In the accompanying notes to this album, veteran fusion guitarist John McLaughlin talks of the importance of “atmospheres” in his music, something he learned growing up listening to composers like Stravinsky and Berg.
He also speaks of the rapport, the “deep complicity” he has developed with fellow 4th Dimension players: drummer/vocalist Ranjit Barot, keyboardist/ drummer Gary Husband and bassist Étienne M’Bappé.
Certainly, their interplay is at times so intricate as to be practically porous, while the opening passages of Here Comes The Jiis and Being You Being Me are rich, colourised and immersive listening experiences.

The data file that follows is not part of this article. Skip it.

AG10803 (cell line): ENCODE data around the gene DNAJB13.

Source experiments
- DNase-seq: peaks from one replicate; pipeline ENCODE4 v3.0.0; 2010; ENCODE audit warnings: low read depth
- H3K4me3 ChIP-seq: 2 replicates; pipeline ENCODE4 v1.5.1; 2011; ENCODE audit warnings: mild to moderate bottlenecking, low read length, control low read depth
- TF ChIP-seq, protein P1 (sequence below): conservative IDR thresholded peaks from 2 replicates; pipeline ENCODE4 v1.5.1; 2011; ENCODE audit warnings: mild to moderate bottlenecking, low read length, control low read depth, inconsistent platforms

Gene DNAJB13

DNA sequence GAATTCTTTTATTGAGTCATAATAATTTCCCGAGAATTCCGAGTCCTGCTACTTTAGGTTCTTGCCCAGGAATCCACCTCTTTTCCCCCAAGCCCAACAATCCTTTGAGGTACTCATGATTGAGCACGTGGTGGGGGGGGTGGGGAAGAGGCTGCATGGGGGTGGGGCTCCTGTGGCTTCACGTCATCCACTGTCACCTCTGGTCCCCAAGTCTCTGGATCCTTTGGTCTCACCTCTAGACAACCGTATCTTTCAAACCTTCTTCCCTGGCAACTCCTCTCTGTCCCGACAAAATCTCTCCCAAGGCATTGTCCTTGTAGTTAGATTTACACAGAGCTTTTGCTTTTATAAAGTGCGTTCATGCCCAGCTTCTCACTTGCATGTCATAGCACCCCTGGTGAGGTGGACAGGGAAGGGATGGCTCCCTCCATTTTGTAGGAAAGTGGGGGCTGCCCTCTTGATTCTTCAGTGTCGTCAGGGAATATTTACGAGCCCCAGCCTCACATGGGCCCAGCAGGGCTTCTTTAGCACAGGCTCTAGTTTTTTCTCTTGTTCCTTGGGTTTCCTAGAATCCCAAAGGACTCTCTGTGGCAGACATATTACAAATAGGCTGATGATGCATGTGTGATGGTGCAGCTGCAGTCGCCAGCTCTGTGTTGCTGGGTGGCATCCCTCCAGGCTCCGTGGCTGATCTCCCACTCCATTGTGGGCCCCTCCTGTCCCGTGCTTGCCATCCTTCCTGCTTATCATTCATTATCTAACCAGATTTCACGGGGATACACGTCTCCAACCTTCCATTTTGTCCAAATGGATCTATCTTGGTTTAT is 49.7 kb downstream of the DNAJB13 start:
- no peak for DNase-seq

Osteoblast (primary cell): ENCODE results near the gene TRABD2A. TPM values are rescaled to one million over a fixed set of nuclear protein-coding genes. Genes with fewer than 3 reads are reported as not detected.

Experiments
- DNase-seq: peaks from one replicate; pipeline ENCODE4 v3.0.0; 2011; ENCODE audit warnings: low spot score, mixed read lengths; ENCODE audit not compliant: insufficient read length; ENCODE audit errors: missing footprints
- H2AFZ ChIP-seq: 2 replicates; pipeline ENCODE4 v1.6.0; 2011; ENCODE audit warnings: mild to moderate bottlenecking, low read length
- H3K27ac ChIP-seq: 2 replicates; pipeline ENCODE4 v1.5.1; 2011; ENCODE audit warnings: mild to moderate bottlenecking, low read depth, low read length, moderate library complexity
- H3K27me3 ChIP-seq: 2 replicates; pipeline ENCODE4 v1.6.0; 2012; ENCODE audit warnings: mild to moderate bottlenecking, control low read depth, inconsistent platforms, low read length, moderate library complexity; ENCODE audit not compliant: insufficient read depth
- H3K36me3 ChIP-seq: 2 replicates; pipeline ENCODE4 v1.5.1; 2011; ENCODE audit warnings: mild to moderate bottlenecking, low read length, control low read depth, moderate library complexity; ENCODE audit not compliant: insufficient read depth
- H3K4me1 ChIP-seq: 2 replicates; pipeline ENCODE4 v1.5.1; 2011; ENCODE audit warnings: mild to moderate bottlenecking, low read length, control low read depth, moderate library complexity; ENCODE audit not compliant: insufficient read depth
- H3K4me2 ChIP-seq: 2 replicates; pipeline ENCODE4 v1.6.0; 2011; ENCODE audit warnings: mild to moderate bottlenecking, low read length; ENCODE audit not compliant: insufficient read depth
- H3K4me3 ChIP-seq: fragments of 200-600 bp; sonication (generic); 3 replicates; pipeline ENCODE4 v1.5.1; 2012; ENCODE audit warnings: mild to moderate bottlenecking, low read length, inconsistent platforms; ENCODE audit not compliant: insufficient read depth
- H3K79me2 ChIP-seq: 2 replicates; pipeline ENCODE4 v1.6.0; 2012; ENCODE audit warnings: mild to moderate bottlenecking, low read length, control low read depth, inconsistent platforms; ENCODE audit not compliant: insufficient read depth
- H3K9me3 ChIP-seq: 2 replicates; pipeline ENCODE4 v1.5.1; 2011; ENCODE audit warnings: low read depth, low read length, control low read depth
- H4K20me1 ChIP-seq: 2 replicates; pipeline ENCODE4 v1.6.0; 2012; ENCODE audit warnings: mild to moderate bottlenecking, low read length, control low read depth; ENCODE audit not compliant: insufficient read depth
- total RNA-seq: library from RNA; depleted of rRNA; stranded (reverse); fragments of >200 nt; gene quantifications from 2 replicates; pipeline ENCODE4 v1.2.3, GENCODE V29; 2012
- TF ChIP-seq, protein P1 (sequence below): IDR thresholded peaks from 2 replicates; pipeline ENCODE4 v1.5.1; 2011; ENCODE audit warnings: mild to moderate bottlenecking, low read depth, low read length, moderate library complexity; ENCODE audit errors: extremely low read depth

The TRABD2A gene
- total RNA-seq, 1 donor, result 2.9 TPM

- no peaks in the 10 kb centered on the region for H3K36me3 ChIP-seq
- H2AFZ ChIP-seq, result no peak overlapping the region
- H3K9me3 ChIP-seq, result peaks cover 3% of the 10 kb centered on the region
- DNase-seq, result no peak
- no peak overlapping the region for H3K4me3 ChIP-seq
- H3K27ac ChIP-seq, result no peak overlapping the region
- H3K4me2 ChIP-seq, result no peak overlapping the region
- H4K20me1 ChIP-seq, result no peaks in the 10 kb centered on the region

Unfortunately and invariably, however, McLaughlin then strikes up with his fevered, here-come-the-70s jazz-fusion soloing, which militates against both the collective and atmospheric spirit he apparently espouses, noodling away, demanding deference to the Daddy. A great deal more restraint from him, the way his old boss Miles used to show, would have made for a much better album.